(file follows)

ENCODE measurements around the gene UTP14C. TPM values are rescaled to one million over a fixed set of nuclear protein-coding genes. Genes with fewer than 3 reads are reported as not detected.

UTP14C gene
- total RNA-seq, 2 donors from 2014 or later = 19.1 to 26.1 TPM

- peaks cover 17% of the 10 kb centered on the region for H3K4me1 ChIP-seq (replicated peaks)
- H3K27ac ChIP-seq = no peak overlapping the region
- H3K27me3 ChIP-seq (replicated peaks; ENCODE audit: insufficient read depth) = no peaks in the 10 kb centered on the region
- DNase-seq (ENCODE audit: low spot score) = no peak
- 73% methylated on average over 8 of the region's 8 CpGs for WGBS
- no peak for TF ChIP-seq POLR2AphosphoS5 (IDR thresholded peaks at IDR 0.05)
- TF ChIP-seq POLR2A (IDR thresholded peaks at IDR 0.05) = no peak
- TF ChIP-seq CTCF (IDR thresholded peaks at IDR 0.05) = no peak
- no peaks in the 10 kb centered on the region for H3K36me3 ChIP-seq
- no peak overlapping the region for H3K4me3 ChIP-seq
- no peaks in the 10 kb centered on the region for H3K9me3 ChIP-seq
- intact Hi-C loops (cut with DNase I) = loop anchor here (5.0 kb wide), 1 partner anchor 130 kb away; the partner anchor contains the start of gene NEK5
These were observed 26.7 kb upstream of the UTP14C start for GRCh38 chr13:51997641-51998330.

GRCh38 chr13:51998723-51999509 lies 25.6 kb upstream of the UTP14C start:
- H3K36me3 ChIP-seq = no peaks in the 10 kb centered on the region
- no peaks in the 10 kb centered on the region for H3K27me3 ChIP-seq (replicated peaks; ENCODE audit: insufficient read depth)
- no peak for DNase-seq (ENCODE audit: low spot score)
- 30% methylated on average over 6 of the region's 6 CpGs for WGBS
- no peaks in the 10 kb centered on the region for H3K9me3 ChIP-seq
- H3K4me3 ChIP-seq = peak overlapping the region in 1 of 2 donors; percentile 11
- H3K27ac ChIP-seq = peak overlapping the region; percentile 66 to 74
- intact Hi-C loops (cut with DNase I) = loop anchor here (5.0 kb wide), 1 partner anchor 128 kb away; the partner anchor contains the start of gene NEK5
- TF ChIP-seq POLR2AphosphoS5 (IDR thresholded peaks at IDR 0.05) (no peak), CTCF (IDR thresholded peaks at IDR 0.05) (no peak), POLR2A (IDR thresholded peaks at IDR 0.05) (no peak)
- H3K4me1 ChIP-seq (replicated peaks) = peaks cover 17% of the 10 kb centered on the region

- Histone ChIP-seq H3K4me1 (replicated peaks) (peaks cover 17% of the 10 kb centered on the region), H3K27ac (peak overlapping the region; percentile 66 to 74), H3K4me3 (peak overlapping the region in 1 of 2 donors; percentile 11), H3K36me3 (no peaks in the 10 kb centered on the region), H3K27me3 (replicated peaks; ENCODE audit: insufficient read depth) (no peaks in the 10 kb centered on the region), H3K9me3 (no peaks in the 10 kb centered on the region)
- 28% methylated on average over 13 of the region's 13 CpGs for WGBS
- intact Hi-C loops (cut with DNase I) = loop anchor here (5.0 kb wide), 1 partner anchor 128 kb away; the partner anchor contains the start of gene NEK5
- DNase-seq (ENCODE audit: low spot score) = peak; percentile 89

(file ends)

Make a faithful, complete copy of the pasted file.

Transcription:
ENCODE measurements around the gene UTP14C. TPM values are rescaled to one million over a fixed set of nuclear protein-coding genes. Genes with fewer than 3 reads are reported as not detected.

UTP14C gene
- total RNA-seq, 2 donors from 2014 or later = 19.1 to 26.1 TPM

- peaks cover 17% of the 10 kb centered on the region for H3K4me1 ChIP-seq (replicated peaks)
- H3K27ac ChIP-seq = no peak overlapping the region
- H3K27me3 ChIP-seq (replicated peaks; ENCODE audit: insufficient read depth) = no peaks in the 10 kb centered on the region
- DNase-seq (ENCODE audit: low spot score) = no peak
- 73% methylated on average over 8 of the region's 8 CpGs for WGBS
- no peak for TF ChIP-seq POLR2AphosphoS5 (IDR thresholded peaks at IDR 0.05)
- TF ChIP-seq POLR2A (IDR thresholded peaks at IDR 0.05) = no peak
- TF ChIP-seq CTCF (IDR thresholded peaks at IDR 0.05) = no peak
- no peaks in the 10 kb centered on the region for H3K36me3 ChIP-seq
- no peak overlapping the region for H3K4me3 ChIP-seq
- no peaks in the 10 kb centered on the region for H3K9me3 ChIP-seq
- intact Hi-C loops (cut with DNase I) = loop anchor here (5.0 kb wide), 1 partner anchor 130 kb away; the partner anchor contains the start of gene NEK5
These were observed 26.7 kb upstream of the UTP14C start for GRCh38 chr13:51997641-51998330.

GRCh38 chr13:51998723-51999509 lies 25.6 kb upstream of the UTP14C start:
- H3K36me3 ChIP-seq = no peaks in the 10 kb centered on the region
- no peaks in the 10 kb centered on the region for H3K27me3 ChIP-seq (replicated peaks; ENCODE audit: insufficient read depth)
- no peak for DNase-seq (ENCODE audit: low spot score)
- 30% methylated on average over 6 of the region's 6 CpGs for WGBS
- no peaks in the 10 kb centered on the region for H3K9me3 ChIP-seq
- H3K4me3 ChIP-seq = peak overlapping the region in 1 of 2 donors; percentile 11
- H3K27ac ChIP-seq = peak overlapping the region; percentile 66 to 74
- intact Hi-C loops (cut with DNase I) = loop anchor here (5.0 kb wide), 1 partner anchor 128 kb away; the partner anchor contains the start of gene NEK5
- TF ChIP-seq POLR2AphosphoS5 (IDR thresholded peaks at IDR 0.05) (no peak), CTCF (IDR thresholded peaks at IDR 0.05) (no peak), POLR2A (IDR thresholded peaks at IDR 0.05) (no peak)
- H3K4me1 ChIP-seq (replicated peaks) = peaks cover 17% of the 10 kb centered on the region

- Histone ChIP-seq H3K4me1 (replicated peaks) (peaks cover 17% of the 10 kb centered on the region), H3K27ac (peak overlapping the region; percentile 66 to 74), H3K4me3 (peak overlapping the region in 1 of 2 donors; percentile 11), H3K36me3 (no peaks in the 10 kb centered on the region), H3K27me3 (replicated peaks; ENCODE audit: insufficient read depth) (no peaks in the 10 kb centered on the region), H3K9me3 (no peaks in the 10 kb centered on the region)
- 28% methylated on average over 13 of the region's 13 CpGs for WGBS
- intact Hi-C loops (cut with DNase I) = loop anchor here (5.0 kb wide), 1 partner anchor 128 kb away; the partner anchor contains the start of gene NEK5
- DNase-seq (ENCODE audit: low spot score) = peak; percentile 89